Student loan companies convince Florida to suspend the licenses of nearly 1,000 doctors and nurses, and then garnish 100% of the wages.

via wtxl:

LAKELAND, Fla. (WFTS) — Nearly 1,000 health care workers have lost their license to practice in Florida because they can’t repay their student loans – a new crackdown potentially putting hundreds out of work, the I-Team found.

The move to suspend health care licenses comes after federal student loan companies spent years lobbying states to adopt laws to punish those who default on student loans by taking away their professional licenses.

But an ABC Action News review found Florida is the only state enforcing those laws.

Investigative Reporter Adam Walser uncovered the state’s Board of Health suspended more than 900 health care licenses – including professional certifications for registered nurses, Certified Nursing Assistants, pharmacists and opticians – in the just the past two years alone.

The I-Team found 12 other states (Alaska, Arkansas, California, Georgia, Hawaii, Iowa, Kentucky, Massachusetts, Minnesota, Mississippi, Tennessee and Texas) still have the power to take away health care licenses for unpaid student loans, but officials in those states told ABC Action News they have not suspended any licenses over loan defaults in the past two years.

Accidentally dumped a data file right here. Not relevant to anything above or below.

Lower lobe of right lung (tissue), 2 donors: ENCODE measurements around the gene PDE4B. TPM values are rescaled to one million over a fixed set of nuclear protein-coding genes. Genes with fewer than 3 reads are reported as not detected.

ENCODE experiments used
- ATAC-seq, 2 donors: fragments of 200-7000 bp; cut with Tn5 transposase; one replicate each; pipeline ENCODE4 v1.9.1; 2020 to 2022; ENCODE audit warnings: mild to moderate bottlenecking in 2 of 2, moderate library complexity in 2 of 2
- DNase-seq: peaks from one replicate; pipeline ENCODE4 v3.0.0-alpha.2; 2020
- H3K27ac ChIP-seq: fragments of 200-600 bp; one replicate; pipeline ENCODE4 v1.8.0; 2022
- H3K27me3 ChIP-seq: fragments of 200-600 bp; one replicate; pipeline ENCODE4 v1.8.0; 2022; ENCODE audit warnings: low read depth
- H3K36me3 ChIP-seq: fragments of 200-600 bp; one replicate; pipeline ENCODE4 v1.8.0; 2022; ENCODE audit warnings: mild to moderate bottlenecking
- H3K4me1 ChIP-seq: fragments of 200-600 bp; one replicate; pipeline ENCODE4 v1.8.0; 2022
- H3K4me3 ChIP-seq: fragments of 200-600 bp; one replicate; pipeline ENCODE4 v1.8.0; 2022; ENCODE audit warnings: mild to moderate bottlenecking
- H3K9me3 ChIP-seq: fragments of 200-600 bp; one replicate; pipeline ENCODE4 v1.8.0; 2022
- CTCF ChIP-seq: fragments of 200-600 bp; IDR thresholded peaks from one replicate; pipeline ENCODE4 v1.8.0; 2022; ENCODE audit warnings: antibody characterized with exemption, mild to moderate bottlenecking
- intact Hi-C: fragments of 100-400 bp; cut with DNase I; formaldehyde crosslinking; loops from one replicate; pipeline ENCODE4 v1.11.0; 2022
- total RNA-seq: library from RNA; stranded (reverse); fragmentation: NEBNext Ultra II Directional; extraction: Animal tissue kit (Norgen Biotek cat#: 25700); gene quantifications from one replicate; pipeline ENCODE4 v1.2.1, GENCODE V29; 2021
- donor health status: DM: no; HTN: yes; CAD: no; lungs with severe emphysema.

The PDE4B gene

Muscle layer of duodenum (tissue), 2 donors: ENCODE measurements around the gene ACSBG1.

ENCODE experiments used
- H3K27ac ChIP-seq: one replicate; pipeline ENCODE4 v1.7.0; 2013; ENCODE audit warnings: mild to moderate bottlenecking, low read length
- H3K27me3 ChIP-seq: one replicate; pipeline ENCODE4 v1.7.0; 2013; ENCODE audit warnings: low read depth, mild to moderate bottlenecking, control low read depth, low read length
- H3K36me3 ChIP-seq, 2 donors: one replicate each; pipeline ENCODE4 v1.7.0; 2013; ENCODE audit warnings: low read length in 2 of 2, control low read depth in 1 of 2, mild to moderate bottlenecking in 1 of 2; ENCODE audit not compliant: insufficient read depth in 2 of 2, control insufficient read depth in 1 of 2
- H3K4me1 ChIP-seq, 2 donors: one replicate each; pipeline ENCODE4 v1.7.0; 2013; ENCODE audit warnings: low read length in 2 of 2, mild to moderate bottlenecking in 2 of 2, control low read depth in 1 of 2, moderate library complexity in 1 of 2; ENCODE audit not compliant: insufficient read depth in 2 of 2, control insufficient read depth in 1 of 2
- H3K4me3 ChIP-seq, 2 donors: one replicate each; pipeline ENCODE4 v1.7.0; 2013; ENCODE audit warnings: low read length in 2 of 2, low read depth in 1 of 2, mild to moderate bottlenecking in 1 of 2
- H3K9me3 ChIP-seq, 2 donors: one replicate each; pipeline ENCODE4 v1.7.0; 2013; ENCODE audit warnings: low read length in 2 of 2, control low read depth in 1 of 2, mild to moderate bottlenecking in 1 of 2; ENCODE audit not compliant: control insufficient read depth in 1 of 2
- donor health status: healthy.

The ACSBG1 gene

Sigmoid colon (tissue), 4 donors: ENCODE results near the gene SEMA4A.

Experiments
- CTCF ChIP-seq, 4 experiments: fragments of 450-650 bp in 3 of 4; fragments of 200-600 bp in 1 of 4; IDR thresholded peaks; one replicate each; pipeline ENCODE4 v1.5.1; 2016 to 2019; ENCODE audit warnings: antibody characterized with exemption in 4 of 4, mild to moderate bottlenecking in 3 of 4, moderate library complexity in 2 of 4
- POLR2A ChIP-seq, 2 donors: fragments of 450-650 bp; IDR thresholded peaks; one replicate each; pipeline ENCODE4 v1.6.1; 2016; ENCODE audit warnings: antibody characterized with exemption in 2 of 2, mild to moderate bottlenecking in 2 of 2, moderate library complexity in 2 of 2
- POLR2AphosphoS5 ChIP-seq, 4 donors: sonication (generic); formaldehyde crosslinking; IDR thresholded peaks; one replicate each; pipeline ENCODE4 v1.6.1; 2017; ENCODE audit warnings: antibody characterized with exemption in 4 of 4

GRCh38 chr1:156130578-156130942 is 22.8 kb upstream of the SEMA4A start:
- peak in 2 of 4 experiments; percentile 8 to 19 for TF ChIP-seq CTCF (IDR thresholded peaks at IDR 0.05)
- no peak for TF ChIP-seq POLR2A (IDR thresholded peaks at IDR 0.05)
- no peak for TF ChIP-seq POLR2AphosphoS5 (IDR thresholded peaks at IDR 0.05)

And four states – Montana, Oklahoma, New Jersey and North Dakota – have already repealed laws allowing health care license suspensions for unpaid student loans.

Tampa student loan attorney Christie Arkovich says Florida’s law goes too far.

“We’re not saying that people shouldn’t repay their loan,” said Arkovich. “We’re just saying that getting them fired probably isn’t the best way to go about that.”

Dr. Gabriel Picone, an economics professor at University of South Florida, said the decision to suspend licenses for nonpayment of student loans puts a strain on both employers and patients because health care workers are in short supply and it means those who lose their licenses will likely go from earning paychecks to depending on taxpayer-funded welfare.

“It’s trying to take too much away,” Picone said. “This person may end up on Medicaid, receive food stamps. All this is more money that we will have to pay.”

The state can garnish up to 100 percent of wages before a health care worker’s license can be reinstated, according to Arkovich. And under Florida law, once the state suspends a license for student loan default, the only way to get it back is to pay a fine equal to 10 percent of the balance, plus state investigation costs.

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